Negating a boolean: The boolean negation operator is not obvious in Bubble, but it is the expression some_yes_no is "no". This is equivalent to !some_javascript_boolean.

All Things are also data types and an expression that resolves to some Thing or list of Things is said to be of that data type.

That’s all I got at the moment, but perhaps more will chime in here.


Tip: utilize custom events rather than falling into “condition hell” :wink:


You went above-and-beyond with this contribution. Thank you.


Wow. Thank you so much for this amazing reply. I’m sure it will be of help for others new to Bubble too as they are searching the forum for some answers.

I had stated “I’m still relatively new to Bubble, but not entirely new to programming”, but I realize I should have added the steps I’ve taken so far to get myself up to speed.

First, of course I have consumed most of the Bubble videos and documentation. I still have a little bit to cover.

I purchased the Think It, Build It course and have completed working through that. It was excellent and super helpful. That’s where I’ve picked up some of the tips like using a hidden popup with a group to hold a Thing so it’s data is accessible.

I read The Ultimate Guide To Bubble Performance and that was helpful because it’s not immediately obvious what code executes on the server vs. the client.

I am currently reading The Ultimate Guide To Bubble Security and am about 1/3 through that.

I also purchased the Building With Bubble course library and will be diving into those soon.

I’m doing everything I can to get up to speed as quickly as possible. My post here was to look for tips and strategies that are not as obvious from reading documentation.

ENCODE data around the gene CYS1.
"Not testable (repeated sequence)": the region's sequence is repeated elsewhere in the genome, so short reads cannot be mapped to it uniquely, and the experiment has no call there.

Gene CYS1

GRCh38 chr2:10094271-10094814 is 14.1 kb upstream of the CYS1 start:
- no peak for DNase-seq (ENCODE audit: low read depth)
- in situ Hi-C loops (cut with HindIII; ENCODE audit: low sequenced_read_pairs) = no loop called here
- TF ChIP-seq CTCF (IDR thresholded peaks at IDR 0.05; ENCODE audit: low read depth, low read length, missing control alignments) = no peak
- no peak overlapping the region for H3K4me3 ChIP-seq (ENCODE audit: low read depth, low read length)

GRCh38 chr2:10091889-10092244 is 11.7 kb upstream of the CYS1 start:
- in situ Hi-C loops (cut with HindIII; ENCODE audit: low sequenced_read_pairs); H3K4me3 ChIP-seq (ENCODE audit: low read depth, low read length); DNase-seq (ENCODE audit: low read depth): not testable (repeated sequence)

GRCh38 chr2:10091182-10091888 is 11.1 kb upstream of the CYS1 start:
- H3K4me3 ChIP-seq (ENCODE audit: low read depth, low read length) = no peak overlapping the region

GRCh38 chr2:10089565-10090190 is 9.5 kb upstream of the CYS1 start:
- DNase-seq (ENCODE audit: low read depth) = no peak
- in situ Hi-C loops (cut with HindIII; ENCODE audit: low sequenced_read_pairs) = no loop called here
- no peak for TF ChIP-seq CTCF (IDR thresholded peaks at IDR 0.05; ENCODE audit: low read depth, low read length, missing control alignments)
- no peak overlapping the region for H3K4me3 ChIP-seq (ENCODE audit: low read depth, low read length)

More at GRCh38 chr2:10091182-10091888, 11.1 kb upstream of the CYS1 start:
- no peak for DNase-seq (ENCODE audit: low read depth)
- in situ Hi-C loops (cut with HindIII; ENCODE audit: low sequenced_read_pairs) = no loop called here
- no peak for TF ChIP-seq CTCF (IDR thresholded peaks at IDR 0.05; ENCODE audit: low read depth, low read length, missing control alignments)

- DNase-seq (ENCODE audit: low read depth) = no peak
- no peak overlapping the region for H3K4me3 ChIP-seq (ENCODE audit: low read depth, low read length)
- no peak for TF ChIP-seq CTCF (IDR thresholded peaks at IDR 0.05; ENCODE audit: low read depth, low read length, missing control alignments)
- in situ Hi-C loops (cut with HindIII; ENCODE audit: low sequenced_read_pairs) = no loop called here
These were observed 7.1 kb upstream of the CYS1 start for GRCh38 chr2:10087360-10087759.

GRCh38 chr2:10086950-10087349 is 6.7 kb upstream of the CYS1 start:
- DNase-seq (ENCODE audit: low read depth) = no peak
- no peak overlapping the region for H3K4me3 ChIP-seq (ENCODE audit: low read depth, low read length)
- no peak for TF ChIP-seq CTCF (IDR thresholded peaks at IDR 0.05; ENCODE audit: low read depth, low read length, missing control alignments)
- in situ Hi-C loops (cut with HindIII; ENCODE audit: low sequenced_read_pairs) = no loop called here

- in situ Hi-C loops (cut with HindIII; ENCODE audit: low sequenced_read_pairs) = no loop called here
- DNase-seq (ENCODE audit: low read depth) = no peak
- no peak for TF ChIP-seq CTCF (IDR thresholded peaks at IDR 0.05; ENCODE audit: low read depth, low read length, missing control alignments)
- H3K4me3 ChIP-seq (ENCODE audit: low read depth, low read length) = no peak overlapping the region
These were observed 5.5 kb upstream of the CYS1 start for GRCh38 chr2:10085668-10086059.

Thanks again for this amazing reply.



I think I know what you mean. Instead of adding conditions to an element in the third tab, you are suggesting to create a custom event that is more easily labeled, organized and discoverable. Is that correct?

I’ve already run into this a little bit. I have one element with eight conditions on it. I’m sure that could grow even greater but already it posed a problem.

How do you recommend organizing the custom events? In the condition tab, they are executed bottom up, so if a condition is met it does not test the conditions above it. Is that correct? How would you replicate this in a custom event? Or is it not necessary to if that’s not the behavior you want? In other words, would you break up the conditions in a custom event to multiple custom events, even if they are triggered by the same trigger?

Thanks. This is exactly the sort of thing I am looking for.

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Wow, that was great. :exploding_head:

I wish there was a article like this when I started with Bubble. 🫠

I suggest Bubble add this answer to the documentation in a new section called “bubble for programmers”.

Thanks @keith 🫡

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Glad that was helpful, @ken1! I made a couple of edits/enhancements just now that I had previously left out. Another great resource (if I do say so myself) is any of my own videos that I post from time to time. When I was starting Bubble, I just wanted to “see someone doing Bubble stuff” and regardless of what I’m showing (usually some feature of one of my plugins), it’s quite useful to see how someone goes about doing some particular thing and I’m always dropping in little “did you know you can do [x}?” sorts of things. It’s even useful to watch me mess up and see how I figure out what went wrong or how I adjust things to me like I had originally envisioned them (I occasionally do this intentionally, but usually all f-ups I make are completely unscripted).

What I normally do for complex workflows is break the parts into different “functions” which are custom events that by themselves do one thing and hopefully can be reused. Bubble doesn’t let you return values from custom events yet but it’s the best way to organize big events :slight_smile:

Glad I could help